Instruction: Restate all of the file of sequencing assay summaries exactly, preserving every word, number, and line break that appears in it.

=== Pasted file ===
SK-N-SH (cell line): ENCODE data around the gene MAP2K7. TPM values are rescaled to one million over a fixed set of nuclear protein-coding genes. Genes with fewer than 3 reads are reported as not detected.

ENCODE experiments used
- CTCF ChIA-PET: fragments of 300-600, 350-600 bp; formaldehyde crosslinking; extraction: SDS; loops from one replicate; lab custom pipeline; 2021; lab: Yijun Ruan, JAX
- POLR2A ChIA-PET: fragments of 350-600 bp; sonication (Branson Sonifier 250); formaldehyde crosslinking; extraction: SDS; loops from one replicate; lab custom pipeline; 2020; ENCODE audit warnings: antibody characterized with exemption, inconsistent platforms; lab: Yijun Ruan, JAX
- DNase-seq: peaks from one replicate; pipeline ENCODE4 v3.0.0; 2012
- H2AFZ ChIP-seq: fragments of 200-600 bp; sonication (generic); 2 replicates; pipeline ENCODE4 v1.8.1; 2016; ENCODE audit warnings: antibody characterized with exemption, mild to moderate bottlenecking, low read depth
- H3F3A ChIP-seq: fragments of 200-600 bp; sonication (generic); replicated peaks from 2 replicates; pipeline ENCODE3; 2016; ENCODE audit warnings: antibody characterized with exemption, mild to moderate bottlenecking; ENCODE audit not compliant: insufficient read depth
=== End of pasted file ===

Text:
SK-N-SH (cell line): ENCODE data around the gene MAP2K7. TPM values are rescaled to one million over a fixed set of nuclear protein-coding genes. Genes with fewer than 3 reads are reported as not detected.

ENCODE experiments used
- CTCF ChIA-PET: fragments of 300-600, 350-600 bp; formaldehyde crosslinking; extraction: SDS; loops from one replicate; lab custom pipeline; 2021; lab: Yijun Ruan, JAX
- POLR2A ChIA-PET: fragments of 350-600 bp; sonication (Branson Sonifier 250); formaldehyde crosslinking; extraction: SDS; loops from one replicate; lab custom pipeline; 2020; ENCODE audit warnings: antibody characterized with exemption, inconsistent platforms; lab: Yijun Ruan, JAX
- DNase-seq: peaks from one replicate; pipeline ENCODE4 v3.0.0; 2012
- H2AFZ ChIP-seq: fragments of 200-600 bp; sonication (generic); 2 replicates; pipeline ENCODE4 v1.8.1; 2016; ENCODE audit warnings: antibody characterized with exemption, mild to moderate bottlenecking, low read depth
- H3F3A ChIP-seq: fragments of 200-600 bp; sonication (generic); replicated peaks from 2 replicates; pipeline ENCODE3; 2016; ENCODE audit warnings: antibody characterized with exemption, mild to moderate bottlenecking; ENCODE audit not compliant: insufficient read depth